Wednesday, 23 May 2012

Scores of Catholic Groups Sue to Stop Obama’s Contraception Mandate

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Over 40 Catholic groups across the nation have filed a dozen federal lawsuits to halt President Obama’s contraception mandate requiring employers — including Christian and other religious groups — to include free birth control and sterilization in the health insurance they provide employees. The groups named in the suits, including Notre Dame, Catholic University of America, and the Archdiocese of New York, “accuse the federal government of forcing them to support contraception, sterilization, and birth control in violation of their religious beliefs or face steep fines,” reported Reuters News.

While churches are exempted from the mandate, the White House is still trying to force other religious institutions such as Catholic hospitals, universities, and other Christian non-profits to bear the weight of the ruling. When the nation’s Catholic bishops and other Christian leaders explained to the President last February that Christian organizations had no intention of caving in to his dictatorial demands, Obama attempted an Orwellian “compromise,” claiming he had decided religious employers would not have to pay for the contraceptives after all. Instead, their health insurance carriers would bear the cost — a rhetorical sleight of hand that the Christian leaders pointed out was a “distinction without a difference,” prompting the suits they filed on May 21.

"In order to safeguard their religious freedoms, religious employers must plead with the government for a determination that they are sufficiently 'religious,'" Notre Dame said in its federal lawsuit, filed in Indiana.

Reuters noted that under the mandate Obama is trying to force through, “religious organizations can only qualify for the exemption if their purpose is to spread their religious beliefs. They must also primarily employ and serve people with the same religious values.” The organizations in the suit argue that the government is intruding into an area where the Constitution forbids it to tread. In its complaint Notre Dame said it was not even clear if it could qualify for an exemption because it serves and employs both Christians and non-Christians.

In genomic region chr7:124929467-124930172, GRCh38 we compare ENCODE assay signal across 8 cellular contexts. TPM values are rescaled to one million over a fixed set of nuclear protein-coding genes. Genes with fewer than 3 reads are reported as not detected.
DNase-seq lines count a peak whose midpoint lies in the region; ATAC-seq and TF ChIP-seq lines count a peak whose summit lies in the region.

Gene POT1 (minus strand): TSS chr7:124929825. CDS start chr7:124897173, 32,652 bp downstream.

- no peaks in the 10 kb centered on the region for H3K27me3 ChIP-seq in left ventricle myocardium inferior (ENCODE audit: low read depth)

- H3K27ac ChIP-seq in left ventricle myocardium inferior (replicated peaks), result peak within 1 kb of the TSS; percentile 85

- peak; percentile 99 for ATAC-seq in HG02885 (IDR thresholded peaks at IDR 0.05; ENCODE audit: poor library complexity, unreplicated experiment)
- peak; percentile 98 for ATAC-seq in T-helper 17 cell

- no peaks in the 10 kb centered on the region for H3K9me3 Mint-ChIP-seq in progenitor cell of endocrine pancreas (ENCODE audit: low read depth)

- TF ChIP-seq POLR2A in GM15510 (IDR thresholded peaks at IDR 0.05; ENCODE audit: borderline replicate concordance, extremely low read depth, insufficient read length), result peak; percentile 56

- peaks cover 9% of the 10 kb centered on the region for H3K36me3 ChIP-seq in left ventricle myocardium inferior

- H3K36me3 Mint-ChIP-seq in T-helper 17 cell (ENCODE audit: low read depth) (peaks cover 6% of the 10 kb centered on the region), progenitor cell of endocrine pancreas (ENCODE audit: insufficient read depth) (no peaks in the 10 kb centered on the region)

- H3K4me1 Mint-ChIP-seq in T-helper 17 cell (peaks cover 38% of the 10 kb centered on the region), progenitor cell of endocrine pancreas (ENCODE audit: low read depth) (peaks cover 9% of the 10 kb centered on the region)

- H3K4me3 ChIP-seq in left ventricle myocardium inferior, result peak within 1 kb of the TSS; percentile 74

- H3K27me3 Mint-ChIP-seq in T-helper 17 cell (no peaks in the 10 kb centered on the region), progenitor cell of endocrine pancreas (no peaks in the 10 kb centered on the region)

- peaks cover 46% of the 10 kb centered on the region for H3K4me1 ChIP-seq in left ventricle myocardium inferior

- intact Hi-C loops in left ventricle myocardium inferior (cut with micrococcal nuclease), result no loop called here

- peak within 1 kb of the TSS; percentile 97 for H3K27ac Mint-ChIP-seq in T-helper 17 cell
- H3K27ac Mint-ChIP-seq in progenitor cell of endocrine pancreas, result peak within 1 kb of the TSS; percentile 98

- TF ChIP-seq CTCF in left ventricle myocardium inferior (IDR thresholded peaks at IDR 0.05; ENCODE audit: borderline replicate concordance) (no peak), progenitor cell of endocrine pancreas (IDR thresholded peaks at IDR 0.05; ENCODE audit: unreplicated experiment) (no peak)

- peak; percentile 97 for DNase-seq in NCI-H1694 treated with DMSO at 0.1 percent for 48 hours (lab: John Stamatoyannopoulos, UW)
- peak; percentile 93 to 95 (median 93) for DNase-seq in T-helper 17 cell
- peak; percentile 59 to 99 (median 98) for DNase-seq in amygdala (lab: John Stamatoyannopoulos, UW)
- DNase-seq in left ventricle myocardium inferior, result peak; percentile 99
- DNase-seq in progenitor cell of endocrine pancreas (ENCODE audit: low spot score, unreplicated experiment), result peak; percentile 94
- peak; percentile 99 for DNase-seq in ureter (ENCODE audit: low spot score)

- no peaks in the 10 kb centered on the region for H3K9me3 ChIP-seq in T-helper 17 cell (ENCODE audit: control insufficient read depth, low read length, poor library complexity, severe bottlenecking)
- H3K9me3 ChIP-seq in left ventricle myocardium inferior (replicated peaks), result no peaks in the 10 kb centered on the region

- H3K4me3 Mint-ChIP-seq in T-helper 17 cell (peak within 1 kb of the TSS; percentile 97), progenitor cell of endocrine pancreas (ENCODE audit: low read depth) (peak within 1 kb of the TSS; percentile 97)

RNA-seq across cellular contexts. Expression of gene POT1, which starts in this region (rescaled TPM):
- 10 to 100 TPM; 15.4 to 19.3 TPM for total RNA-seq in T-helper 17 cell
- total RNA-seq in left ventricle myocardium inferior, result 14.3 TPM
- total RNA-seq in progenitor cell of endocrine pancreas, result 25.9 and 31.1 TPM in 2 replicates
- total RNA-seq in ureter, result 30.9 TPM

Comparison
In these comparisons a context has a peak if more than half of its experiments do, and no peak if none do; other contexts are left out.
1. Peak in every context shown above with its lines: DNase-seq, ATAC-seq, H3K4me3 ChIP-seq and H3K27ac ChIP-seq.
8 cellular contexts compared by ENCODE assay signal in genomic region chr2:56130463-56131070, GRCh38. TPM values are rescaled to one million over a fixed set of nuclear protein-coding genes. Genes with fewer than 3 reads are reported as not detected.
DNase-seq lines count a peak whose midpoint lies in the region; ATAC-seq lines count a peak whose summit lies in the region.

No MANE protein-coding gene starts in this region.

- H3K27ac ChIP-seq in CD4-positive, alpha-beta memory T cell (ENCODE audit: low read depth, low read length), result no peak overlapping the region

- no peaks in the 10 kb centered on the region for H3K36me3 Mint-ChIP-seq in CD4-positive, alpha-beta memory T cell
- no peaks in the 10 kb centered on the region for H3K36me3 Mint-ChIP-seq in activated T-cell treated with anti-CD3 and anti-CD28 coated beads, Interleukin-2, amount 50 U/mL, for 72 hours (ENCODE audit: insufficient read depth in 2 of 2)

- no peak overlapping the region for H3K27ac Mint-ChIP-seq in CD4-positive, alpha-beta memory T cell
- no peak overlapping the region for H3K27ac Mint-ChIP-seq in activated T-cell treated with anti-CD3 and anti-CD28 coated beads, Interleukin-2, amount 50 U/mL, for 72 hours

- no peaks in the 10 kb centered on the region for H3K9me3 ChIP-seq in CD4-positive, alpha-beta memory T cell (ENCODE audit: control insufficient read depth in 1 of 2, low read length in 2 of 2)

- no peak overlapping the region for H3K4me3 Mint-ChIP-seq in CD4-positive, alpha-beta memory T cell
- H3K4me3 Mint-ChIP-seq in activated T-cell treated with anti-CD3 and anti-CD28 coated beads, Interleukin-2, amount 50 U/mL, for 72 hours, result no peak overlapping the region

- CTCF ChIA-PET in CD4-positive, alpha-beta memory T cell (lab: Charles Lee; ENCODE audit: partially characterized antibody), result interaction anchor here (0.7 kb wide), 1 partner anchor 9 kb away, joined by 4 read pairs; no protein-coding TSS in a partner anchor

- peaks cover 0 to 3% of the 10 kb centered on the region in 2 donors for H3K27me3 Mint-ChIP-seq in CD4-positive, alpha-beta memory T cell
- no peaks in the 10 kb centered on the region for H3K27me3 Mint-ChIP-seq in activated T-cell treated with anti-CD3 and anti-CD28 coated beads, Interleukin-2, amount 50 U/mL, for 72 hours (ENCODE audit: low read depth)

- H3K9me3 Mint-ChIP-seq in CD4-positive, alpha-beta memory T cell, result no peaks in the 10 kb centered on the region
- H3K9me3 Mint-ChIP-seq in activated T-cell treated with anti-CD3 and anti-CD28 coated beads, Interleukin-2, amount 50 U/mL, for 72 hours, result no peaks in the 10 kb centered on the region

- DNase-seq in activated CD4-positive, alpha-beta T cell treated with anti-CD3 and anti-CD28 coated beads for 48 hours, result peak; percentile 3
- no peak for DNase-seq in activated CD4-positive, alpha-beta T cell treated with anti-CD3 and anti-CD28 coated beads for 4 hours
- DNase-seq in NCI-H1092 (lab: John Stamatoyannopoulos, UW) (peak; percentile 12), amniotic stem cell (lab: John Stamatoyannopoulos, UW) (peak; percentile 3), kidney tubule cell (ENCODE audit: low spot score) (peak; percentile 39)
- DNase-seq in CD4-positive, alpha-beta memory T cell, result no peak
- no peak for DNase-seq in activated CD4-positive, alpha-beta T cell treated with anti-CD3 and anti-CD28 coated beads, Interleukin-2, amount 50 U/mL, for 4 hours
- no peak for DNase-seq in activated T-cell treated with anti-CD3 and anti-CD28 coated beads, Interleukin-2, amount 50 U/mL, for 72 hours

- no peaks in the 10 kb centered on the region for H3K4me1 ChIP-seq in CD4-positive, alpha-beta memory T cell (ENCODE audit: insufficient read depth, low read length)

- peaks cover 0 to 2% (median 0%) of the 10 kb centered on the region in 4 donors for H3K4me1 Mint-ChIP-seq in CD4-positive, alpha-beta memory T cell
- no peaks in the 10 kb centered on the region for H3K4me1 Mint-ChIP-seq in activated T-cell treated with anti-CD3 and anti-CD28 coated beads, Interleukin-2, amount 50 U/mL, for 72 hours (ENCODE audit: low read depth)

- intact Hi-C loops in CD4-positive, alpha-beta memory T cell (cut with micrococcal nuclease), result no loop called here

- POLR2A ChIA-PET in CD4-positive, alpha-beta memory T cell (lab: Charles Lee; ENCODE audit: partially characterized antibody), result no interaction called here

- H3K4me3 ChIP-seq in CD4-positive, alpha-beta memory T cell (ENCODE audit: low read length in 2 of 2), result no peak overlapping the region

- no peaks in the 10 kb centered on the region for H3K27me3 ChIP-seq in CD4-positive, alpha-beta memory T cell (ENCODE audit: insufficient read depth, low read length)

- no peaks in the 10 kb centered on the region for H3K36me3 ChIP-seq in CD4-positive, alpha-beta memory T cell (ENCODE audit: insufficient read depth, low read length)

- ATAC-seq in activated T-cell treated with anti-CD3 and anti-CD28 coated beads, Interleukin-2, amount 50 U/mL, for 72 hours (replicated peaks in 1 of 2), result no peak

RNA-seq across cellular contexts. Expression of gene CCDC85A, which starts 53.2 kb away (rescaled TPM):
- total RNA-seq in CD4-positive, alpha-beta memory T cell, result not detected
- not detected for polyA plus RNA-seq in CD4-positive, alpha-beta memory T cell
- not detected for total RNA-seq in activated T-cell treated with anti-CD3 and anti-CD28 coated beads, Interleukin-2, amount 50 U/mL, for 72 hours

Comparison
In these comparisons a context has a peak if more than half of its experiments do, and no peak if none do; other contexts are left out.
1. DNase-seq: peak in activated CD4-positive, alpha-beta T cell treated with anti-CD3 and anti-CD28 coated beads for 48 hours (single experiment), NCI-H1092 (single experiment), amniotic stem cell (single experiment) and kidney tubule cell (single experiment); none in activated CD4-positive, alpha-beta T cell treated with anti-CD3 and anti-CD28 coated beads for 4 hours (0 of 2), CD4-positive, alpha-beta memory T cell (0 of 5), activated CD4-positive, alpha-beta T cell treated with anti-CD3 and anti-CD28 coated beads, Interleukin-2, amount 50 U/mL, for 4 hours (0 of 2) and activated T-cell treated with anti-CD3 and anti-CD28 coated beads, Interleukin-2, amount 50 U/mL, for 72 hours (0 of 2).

In another suit, Jane Belford, chancellor of the Archdiocese of Washington, said that her group would focus its arguments against the government’s attempts to redefine what constitutes a religious institution. “While this mandate paid lip service to the rights of conscience and religious liberty,” said Belford, “it created a definition that was so narrow, even the work of Mother Teresa would not have qualified as religious.”

In a statement applauding the suits, Cardinal Timothy Dolan, the Archbishop of New York who is also head of the U.S. Conference of Catholic Bishops, called the actions by the Catholic groups a “a compelling display of the unity of the Church in defense of religious liberty.” He said that the Church and bishops “have tried negotiation with the Administration and legislation with the Congress — and we’ll keep at it — but there’s still no fix. Time is running out, and our valuable ministries and fundamental rights hang in the balance, so we have to resort to the courts now.”

Cardinal Dolan noted that although “the Conference is not a party to the lawsuits, we applaud this courageous action by so many individual dioceses, charities, hospitals and schools across the nation,” calling it “a great show of the diversity of the Church’s ministries that serve the common good and that are jeopardized by the mandate — ministries to the poor, the sick, and the uneducated, to people of any faith or no faith at all.”

Notre Dame’s president, Father John Jenkins, said that lawsuit with which his university is involved was filed “neither lightly nor gladly, but with sober determination.” In an e-mail communication to university employees, he explained that “we do not seek to impose our religious beliefs on others,” but “we simply ask that the Government not impose its values on the University when those values conflict with our religious teachings.” He added that the lawsuit is about “the freedom of a religious organization to live its mission, and its significance goes well beyond any debate about contraceptives.”

CatholicNews.com reported that in all, “12 lawsuits were filed simultaneously May 21 in various U.S. district courts around the country.” In each case, the defendants were Health and Human Services Secretary Kathleen Sebelius, Labor Secretary Hilda Solis, Treasury Secretary Timothy Geithner, and their respective federal bureaucracies.